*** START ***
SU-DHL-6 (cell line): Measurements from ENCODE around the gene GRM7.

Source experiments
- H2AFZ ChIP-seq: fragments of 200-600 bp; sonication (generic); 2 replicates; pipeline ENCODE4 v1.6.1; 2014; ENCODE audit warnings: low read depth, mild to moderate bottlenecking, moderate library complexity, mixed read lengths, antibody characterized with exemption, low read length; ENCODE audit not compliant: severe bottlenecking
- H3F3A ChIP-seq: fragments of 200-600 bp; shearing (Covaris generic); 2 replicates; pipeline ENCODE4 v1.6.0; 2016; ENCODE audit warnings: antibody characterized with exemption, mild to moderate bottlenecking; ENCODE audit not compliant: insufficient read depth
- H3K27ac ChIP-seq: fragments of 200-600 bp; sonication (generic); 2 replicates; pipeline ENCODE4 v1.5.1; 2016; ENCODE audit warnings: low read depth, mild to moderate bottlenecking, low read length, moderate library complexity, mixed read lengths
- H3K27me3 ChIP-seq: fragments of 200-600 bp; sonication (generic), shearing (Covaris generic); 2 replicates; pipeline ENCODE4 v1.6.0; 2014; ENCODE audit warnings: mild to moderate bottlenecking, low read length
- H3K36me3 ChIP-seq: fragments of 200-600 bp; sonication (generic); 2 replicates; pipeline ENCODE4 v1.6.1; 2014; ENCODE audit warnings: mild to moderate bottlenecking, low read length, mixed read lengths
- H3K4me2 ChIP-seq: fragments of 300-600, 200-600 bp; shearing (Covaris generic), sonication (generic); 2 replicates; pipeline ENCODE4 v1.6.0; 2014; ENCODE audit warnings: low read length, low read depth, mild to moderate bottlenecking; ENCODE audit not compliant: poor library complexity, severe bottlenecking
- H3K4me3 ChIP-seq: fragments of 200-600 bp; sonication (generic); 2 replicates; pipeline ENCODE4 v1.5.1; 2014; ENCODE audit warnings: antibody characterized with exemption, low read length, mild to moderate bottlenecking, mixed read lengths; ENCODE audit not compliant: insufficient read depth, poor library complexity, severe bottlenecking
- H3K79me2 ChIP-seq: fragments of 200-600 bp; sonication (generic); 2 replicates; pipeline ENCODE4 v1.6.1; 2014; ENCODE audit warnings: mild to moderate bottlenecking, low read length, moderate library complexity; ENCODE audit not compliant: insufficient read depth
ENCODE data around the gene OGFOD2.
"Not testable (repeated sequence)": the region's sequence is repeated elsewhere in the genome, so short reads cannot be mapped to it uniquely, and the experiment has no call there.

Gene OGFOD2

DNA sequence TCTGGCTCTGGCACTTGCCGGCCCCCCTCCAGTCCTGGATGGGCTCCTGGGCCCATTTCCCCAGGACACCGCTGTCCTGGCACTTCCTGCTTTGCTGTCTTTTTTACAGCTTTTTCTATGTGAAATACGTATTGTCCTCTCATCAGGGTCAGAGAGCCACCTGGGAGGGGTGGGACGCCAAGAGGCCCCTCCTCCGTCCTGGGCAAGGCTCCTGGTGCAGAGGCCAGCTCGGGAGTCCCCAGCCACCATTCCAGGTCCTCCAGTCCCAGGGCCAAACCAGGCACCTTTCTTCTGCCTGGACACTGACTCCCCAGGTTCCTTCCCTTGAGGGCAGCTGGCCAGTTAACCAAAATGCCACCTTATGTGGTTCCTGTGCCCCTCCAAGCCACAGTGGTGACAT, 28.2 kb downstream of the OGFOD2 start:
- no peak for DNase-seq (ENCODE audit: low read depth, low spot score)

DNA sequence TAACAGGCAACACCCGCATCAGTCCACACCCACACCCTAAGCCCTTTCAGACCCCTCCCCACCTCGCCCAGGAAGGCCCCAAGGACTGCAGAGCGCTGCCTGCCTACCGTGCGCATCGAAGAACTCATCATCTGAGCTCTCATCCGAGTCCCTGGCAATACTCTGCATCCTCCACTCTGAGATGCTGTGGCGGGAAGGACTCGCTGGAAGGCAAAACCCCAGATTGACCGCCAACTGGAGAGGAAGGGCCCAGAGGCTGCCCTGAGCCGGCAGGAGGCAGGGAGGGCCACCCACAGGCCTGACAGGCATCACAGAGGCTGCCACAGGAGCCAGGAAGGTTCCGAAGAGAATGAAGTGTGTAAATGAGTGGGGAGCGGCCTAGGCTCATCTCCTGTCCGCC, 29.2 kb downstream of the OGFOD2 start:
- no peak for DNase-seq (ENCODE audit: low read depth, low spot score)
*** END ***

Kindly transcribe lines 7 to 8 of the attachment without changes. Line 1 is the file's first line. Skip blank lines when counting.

- H3K36me3 ChIP-seq: fragments of 200-600 bp; sonication (generic); 2 replicates; pipeline ENCODE4 v1.6.1; 2014; ENCODE audit warnings: mild to moderate bottlenecking, low read length, mixed read lengths
- H3K4me2 ChIP-seq: fragments of 300-600, 200-600 bp; shearing (Covaris generic), sonication (generic); 2 replicates; pipeline ENCODE4 v1.6.0; 2014; ENCODE audit warnings: low read length, low read depth, mild to moderate bottlenecking; ENCODE audit not compliant: poor library complexity, severe bottlenecking